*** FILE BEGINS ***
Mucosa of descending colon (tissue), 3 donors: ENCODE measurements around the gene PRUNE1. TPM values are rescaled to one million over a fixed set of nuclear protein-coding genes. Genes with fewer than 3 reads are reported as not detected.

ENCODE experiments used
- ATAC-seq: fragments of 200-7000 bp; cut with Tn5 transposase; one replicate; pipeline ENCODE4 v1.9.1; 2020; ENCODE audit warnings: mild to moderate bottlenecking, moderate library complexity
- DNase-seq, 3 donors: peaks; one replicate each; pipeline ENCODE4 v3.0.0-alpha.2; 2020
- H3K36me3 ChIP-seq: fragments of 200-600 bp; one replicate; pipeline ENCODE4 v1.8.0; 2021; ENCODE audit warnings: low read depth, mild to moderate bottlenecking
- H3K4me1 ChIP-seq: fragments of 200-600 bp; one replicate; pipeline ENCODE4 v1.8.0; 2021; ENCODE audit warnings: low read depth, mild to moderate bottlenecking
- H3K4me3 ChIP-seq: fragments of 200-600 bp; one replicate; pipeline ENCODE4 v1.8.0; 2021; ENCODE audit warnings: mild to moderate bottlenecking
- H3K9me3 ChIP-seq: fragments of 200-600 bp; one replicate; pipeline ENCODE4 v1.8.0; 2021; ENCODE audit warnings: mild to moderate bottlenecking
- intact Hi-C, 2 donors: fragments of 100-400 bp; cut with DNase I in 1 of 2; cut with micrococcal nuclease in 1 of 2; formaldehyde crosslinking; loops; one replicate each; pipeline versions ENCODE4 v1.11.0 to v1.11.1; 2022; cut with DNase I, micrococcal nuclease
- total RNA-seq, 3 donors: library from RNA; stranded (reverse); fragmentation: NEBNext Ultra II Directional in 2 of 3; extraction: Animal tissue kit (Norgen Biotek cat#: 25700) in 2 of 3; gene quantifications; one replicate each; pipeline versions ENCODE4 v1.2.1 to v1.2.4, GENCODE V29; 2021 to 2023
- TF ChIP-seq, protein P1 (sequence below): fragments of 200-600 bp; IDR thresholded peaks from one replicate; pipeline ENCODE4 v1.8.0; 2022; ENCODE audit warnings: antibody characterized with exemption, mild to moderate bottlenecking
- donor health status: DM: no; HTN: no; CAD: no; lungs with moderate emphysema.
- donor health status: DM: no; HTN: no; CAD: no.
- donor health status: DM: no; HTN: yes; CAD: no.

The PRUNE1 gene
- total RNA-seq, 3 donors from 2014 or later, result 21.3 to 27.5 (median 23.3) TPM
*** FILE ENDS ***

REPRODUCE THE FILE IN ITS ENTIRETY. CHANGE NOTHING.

Mucosa of descending colon (tissue), 3 donors: ENCODE measurements around the gene PRUNE1. TPM values are rescaled to one million over a fixed set of nuclear protein-coding genes. Genes with fewer than 3 reads are reported as not detected.

ENCODE experiments used
- ATAC-seq: fragments of 200-7000 bp; cut with Tn5 transposase; one replicate; pipeline ENCODE4 v1.9.1; 2020; ENCODE audit warnings: mild to moderate bottlenecking, moderate library complexity
- DNase-seq, 3 donors: peaks; one replicate each; pipeline ENCODE4 v3.0.0-alpha.2; 2020
- H3K36me3 ChIP-seq: fragments of 200-600 bp; one replicate; pipeline ENCODE4 v1.8.0; 2021; ENCODE audit warnings: low read depth, mild to moderate bottlenecking
- H3K4me1 ChIP-seq: fragments of 200-600 bp; one replicate; pipeline ENCODE4 v1.8.0; 2021; ENCODE audit warnings: low read depth, mild to moderate bottlenecking
- H3K4me3 ChIP-seq: fragments of 200-600 bp; one replicate; pipeline ENCODE4 v1.8.0; 2021; ENCODE audit warnings: mild to moderate bottlenecking
- H3K9me3 ChIP-seq: fragments of 200-600 bp; one replicate; pipeline ENCODE4 v1.8.0; 2021; ENCODE audit warnings: mild to moderate bottlenecking
- intact Hi-C, 2 donors: fragments of 100-400 bp; cut with DNase I in 1 of 2; cut with micrococcal nuclease in 1 of 2; formaldehyde crosslinking; loops; one replicate each; pipeline versions ENCODE4 v1.11.0 to v1.11.1; 2022; cut with DNase I, micrococcal nuclease
- total RNA-seq, 3 donors: library from RNA; stranded (reverse); fragmentation: NEBNext Ultra II Directional in 2 of 3; extraction: Animal tissue kit (Norgen Biotek cat#: 25700) in 2 of 3; gene quantifications; one replicate each; pipeline versions ENCODE4 v1.2.1 to v1.2.4, GENCODE V29; 2021 to 2023
- TF ChIP-seq, protein P1 (sequence below): fragments of 200-600 bp; IDR thresholded peaks from one replicate; pipeline ENCODE4 v1.8.0; 2022; ENCODE audit warnings: antibody characterized with exemption, mild to moderate bottlenecking
- donor health status: DM: no; HTN: no; CAD: no; lungs with moderate emphysema.
- donor health status: DM: no; HTN: no; CAD: no.
- donor health status: DM: no; HTN: yes; CAD: no.

The PRUNE1 gene
- total RNA-seq, 3 donors from 2014 or later, result 21.3 to 27.5 (median 23.3) TPM